When I talk about my experiences with non-travelers, the subject of hostels comes up often. I’m always surprised by how many people have never stayed in a hostel, and how many people aren’t willing to. It seems to be one of the hardest backpacking concepts for many to grasp.
A hostel is an inexpensive lodging house for travelers, usually catering to young and budget backpackers. They are very low-frill affairs often with dormitories and common rooms. Hostels help you to travel longer, for less money. When a hotel room will run you 100 Euros a night and a hostel bed only 20, it is the clear choice for the budget traveler.
So why are people so resistant to the idea? Here are some common falsehoods about hostels:
I’ll blame this one on Hollywood and Eli Roth. The truth is that, unlike certain torture-porn horror movies might suggest, you do not risk being dismembered any time you step into a hostel.
Most hostels are very safe. The people staying in hostels are just like you: travelers on a budget. You won’t want to leave you valuables strewn about the room but even in dormitory rooms you will find that people are very respectful of your stuff and privacy.
The easiest way to feel at ease with a hostel is to do your research online beforehand. Websites like hostelworld.com offer user reviews which will give you an idea of what your in for. With that and your own good judgment safety should not be an issue.
Myth #2: Hostels are dirty
I think that because they are such a cheap option people assume that hostels will be trashy or dirty inside. Yes, some hostels are dirty. So are a lot of motels. However with a little research you should be able to avoid rundown establishments.
Almost every hostel I have stayed in has been neat and clean. Everybody does there part to keep the communal spaces such as the kitchens as neat as possible. Some hostels will even lock you out for several hours during the day
Myth #3: Hostels are for partying
Community is a huge benefit of staying in a hostel. With so many common areas it is very easy to meet interesting new people and make new friends. However, this doesn’t mean that staying at a hostel is equivalent to a night in a frat house. Many hostels, in particular those affiliated with Hostelling International have a more sedate atmosphere and quiet hours. While it’s not going to be as peaceful as a private room in a hotel, it’s far from complete anarchy.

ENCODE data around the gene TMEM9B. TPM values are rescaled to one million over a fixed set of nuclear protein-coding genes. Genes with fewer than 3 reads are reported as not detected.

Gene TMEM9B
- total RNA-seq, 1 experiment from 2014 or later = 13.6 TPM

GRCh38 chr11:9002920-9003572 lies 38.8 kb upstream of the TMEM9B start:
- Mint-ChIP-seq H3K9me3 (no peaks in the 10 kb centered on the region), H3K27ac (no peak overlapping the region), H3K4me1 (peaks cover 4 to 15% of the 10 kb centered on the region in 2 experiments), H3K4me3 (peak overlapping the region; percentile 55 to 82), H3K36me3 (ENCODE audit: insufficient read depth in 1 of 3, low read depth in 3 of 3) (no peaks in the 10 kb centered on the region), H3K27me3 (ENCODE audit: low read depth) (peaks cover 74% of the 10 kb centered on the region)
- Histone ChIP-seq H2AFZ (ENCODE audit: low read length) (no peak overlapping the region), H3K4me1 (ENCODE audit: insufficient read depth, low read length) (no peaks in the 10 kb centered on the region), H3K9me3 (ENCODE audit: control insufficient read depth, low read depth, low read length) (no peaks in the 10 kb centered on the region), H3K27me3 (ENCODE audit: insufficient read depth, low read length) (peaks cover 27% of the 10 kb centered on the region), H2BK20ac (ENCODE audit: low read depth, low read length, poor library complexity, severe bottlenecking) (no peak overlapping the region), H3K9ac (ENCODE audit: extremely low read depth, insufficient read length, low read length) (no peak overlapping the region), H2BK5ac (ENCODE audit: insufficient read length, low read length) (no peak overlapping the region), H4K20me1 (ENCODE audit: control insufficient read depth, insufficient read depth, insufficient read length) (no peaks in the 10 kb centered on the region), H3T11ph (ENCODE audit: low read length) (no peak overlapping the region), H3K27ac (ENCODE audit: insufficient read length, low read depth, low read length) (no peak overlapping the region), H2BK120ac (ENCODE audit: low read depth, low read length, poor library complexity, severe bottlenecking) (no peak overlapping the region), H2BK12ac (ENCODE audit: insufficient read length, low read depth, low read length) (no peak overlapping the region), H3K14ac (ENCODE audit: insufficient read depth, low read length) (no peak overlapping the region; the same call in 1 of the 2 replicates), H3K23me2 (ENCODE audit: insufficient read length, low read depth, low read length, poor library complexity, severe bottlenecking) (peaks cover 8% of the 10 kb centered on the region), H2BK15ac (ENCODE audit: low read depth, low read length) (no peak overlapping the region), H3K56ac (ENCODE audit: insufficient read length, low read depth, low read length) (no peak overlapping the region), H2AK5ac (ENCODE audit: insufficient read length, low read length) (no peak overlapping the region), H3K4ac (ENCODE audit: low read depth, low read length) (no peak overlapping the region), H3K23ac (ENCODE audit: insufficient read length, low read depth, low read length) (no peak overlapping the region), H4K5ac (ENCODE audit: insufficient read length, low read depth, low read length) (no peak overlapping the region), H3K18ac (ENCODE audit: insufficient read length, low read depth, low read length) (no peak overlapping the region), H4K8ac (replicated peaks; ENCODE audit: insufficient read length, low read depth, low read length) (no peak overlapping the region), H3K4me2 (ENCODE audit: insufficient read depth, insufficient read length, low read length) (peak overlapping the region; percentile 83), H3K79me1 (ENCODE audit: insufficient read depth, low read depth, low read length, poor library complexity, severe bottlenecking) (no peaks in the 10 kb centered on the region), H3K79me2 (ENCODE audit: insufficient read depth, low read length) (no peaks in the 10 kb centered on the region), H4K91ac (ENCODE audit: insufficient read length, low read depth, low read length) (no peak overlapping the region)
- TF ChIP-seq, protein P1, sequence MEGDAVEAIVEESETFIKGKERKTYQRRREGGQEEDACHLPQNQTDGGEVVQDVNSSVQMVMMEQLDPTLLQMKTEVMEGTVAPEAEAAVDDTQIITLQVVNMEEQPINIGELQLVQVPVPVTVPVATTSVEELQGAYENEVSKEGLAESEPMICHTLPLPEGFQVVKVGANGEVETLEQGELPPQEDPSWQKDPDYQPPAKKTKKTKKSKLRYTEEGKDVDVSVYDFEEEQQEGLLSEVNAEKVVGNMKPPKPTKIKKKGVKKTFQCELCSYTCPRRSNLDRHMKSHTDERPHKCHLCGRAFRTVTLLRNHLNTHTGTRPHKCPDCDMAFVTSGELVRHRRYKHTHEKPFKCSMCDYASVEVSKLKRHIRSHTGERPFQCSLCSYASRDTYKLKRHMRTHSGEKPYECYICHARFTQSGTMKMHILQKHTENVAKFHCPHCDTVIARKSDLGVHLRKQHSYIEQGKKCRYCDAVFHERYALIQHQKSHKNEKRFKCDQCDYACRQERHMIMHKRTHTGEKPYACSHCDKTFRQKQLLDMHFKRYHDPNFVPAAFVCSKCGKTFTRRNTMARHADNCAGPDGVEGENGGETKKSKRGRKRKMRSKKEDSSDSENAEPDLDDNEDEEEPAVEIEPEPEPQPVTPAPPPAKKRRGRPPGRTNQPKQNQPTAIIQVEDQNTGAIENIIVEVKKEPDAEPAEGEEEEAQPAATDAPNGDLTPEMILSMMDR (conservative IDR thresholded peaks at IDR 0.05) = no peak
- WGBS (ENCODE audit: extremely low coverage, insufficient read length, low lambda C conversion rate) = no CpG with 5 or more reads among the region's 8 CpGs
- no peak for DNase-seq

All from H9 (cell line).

There are indeed “party hostels.” They will usually be located in the center of town and will have a well-known reputation. Again, research should help you to find or avoid these hostels depending on your preferences.
Myth #4 All Hostels are dormitories
Not all hostel experiences involve 6 bunk beds crammed into a tiny room. Did you know that many hostels offer private rooms? If you really prefer privacy you can reserve a room with a double bed or bunk beds. They cost a little more but are still much cheaper than a hotel.
There has been a rise in “designer hostels” over the past few years. These are hostels with impeccable design, odd concepts and artistic input. You can stay in a tree house in Turkey, a re-designed prison in Slovenia or an opal mine in Australia!
Myth #5 Hostels are impersonal
Aside from being a place to meet new friends and to sleep at night, many hostels offer activities and resources to visitors. They
can recommend restaurants, set up tours and give all sorts of advice. I stayed at a hostel in Montenegro that lead daily cliff walks, sponsored day trips and held community barbeques.
Many hostels, especially outside of Western Europe are family run affairs that can give you some insight into a particular culture. When I was in Bosnia a member of our party came down with the flu and the hostel owner’s grandmother nursed him with soup and tea.
Far from dangerous and dirty places, hostels are a terrific resource for young travelers. If you’ve never had the hostel experience try to work a stay into your next trip. You’ll probably leave with some stories and you may be surprised.